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Mountain versus Valley Temps Stretch Apart with Climate Change

Climate change could drive wide temperature differences between mountain ridges and valleys below in, for example, the Oregon Cascades. Christopher Intagliata reports

If you've ever driven up to a mountain pass, you know that the higher you climb, the colder it gets. But on clear, calm days, it can actually be colder in the valleys. That's because under high-pressure systems, cold air slides down mountain slopes and pools down below. In the Oregon Cascades, ridgeline temperatures have clocked in at 27 degrees Fahrenheit warmer than those in a valley 2,600 feet below.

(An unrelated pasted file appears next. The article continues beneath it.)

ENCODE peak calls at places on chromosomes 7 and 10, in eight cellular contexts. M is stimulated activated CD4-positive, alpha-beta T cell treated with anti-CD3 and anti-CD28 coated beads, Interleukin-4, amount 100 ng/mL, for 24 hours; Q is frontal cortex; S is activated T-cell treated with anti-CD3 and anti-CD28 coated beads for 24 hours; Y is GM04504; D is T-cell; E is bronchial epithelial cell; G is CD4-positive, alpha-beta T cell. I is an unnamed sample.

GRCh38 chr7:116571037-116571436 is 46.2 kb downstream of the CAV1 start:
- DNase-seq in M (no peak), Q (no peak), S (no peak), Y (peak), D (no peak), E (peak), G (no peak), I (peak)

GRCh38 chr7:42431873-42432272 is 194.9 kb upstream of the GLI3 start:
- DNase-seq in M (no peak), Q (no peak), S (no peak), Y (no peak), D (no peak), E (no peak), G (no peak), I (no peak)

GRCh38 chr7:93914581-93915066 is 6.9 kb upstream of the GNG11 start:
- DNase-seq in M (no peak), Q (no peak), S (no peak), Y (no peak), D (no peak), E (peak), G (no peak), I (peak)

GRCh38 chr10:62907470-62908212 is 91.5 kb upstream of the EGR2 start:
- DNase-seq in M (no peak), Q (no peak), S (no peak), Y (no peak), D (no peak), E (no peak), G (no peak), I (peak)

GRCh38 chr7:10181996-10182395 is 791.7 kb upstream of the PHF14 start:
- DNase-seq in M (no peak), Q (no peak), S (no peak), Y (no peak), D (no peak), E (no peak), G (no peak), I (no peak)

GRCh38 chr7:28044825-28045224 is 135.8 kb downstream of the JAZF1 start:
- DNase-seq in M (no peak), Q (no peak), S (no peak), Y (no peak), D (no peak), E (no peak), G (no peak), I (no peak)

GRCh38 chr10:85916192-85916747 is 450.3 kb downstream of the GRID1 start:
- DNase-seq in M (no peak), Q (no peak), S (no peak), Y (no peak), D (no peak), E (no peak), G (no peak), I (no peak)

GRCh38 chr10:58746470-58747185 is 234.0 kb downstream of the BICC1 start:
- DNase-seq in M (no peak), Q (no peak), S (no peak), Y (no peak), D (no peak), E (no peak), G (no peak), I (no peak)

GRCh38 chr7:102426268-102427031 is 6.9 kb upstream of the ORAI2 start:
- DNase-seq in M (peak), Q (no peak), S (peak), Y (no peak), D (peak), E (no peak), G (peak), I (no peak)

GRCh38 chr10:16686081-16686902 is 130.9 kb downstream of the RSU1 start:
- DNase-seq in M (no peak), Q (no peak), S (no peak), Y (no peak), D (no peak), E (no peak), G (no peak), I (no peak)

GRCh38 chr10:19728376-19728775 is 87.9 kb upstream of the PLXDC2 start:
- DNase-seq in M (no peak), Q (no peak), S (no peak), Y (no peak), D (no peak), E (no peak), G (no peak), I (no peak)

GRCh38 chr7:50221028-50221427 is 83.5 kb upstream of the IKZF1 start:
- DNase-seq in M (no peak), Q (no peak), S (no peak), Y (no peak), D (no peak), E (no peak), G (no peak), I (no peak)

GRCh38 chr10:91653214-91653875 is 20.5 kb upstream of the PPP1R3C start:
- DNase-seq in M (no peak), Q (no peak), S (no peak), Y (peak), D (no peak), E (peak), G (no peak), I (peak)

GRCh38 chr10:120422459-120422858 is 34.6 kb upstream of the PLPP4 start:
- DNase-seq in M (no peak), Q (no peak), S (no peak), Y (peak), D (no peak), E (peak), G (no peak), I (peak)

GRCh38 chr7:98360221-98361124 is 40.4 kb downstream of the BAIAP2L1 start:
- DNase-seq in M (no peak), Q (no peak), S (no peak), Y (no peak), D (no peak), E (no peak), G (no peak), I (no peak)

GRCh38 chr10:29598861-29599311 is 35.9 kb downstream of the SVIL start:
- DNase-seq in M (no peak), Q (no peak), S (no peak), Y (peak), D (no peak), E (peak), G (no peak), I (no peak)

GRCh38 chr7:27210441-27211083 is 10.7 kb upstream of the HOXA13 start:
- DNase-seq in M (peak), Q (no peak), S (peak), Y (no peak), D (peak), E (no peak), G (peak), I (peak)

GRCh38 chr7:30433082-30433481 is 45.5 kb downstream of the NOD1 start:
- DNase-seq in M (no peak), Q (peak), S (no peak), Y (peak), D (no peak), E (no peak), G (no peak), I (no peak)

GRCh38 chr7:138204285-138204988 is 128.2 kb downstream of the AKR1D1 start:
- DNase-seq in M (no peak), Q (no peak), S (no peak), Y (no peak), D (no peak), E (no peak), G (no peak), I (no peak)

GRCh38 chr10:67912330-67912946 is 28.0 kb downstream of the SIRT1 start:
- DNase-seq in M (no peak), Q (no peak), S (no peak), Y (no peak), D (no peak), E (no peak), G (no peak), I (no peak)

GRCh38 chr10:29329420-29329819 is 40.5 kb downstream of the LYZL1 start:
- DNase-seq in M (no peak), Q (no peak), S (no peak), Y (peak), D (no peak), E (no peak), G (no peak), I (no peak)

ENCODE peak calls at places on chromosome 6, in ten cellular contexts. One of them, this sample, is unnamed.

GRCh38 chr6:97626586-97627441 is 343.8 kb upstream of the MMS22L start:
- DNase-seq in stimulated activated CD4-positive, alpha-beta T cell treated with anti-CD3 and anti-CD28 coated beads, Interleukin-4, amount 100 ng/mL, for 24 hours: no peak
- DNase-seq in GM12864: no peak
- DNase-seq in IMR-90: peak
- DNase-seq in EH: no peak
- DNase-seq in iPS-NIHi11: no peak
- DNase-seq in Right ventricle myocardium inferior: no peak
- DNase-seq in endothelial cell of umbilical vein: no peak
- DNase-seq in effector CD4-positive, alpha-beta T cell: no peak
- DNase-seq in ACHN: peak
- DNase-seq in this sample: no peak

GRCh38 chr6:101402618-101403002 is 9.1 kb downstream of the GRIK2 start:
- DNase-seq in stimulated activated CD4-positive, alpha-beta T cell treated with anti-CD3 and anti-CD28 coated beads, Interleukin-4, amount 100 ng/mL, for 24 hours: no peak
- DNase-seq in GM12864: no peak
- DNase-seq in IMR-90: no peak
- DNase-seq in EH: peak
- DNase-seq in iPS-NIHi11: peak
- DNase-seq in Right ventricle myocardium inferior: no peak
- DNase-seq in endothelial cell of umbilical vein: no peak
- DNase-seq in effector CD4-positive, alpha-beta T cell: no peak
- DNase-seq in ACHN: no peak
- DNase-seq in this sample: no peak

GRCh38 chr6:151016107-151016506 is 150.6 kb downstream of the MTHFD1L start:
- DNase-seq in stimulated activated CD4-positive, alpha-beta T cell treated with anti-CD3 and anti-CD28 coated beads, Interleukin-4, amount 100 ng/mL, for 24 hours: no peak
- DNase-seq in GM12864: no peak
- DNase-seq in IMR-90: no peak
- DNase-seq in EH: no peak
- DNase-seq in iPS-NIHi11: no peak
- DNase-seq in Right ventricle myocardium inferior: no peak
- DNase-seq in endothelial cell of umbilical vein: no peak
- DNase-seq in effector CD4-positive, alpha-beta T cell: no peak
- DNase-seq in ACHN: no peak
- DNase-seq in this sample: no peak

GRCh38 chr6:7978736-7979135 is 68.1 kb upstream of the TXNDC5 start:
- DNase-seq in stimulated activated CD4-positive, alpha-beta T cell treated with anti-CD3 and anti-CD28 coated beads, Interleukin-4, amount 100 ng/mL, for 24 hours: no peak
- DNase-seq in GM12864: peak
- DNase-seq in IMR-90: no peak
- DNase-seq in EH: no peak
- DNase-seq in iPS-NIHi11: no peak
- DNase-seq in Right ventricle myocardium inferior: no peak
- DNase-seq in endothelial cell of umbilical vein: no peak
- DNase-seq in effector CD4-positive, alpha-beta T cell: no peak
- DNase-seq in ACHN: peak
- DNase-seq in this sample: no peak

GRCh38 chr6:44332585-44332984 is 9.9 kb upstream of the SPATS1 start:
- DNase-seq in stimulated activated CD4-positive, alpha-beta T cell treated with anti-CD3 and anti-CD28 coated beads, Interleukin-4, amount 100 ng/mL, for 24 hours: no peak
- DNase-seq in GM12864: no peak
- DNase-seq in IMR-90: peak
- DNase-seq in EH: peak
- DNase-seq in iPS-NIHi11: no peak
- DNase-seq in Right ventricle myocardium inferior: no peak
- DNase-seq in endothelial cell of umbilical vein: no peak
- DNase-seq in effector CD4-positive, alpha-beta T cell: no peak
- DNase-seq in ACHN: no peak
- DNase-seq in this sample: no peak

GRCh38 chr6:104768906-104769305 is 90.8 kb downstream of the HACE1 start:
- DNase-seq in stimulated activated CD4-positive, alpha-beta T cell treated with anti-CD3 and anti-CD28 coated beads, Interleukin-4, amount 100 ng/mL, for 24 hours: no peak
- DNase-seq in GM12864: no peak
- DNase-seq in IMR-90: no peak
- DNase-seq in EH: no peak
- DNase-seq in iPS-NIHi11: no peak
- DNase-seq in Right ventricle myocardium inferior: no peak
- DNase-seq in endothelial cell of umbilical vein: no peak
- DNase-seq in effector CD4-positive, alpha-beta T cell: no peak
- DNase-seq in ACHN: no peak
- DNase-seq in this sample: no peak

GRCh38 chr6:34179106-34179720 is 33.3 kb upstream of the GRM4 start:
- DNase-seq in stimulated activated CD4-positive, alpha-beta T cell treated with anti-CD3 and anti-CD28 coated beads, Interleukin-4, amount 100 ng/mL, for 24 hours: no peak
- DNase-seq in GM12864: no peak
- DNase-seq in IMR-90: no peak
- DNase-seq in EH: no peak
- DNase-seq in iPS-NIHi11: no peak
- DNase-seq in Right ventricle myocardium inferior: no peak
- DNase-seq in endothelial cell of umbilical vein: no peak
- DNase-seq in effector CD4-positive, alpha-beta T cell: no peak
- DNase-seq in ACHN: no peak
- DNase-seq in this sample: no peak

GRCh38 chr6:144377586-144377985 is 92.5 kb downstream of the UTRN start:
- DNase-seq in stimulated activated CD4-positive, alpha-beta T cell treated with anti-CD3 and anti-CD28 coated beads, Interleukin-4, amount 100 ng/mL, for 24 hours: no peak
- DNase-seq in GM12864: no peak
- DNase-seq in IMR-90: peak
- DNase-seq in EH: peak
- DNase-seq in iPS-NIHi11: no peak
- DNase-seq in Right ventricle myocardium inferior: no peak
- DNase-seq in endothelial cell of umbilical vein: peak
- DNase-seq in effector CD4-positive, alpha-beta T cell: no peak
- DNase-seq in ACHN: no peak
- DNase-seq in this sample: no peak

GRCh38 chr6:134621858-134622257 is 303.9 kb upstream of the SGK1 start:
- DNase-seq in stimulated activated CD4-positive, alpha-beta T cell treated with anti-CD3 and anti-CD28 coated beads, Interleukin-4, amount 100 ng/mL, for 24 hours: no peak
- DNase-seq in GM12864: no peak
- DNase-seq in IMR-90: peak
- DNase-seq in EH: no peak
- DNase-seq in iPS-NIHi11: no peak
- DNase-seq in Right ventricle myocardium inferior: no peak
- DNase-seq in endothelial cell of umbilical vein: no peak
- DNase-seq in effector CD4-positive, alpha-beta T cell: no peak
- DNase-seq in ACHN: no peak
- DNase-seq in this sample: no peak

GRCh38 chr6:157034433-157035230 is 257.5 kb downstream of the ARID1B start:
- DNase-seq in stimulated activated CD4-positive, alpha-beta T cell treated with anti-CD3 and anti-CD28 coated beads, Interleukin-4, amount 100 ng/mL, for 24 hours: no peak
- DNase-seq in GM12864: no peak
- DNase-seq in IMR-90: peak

So what happens when you take this variability and subject it to climate change? Well, a moderate estimate from the IPCC says western Oregon could warm 5 degrees Fahrenheit over the next century. But that's probably more accurate for the valleys—ridgetop temperatures could rise as much as 14 degrees Fahrenheit, according to research in the International Journal of Climatology. [Christopher Daly et al., http://bit.ly/aD1QX2]

Oregon is projected to have more high-pressure days as the climate changes. That means more cold air pooling in the valleys and more extreme temperature differences, which could disrupt the local ecosystem.

We tend to think of climate change as a global or regional phenomenon. But, as this research suggests, you have to also think locally.

—Christopher Intagliata

[The above text is an exact transcript of this podcast.]

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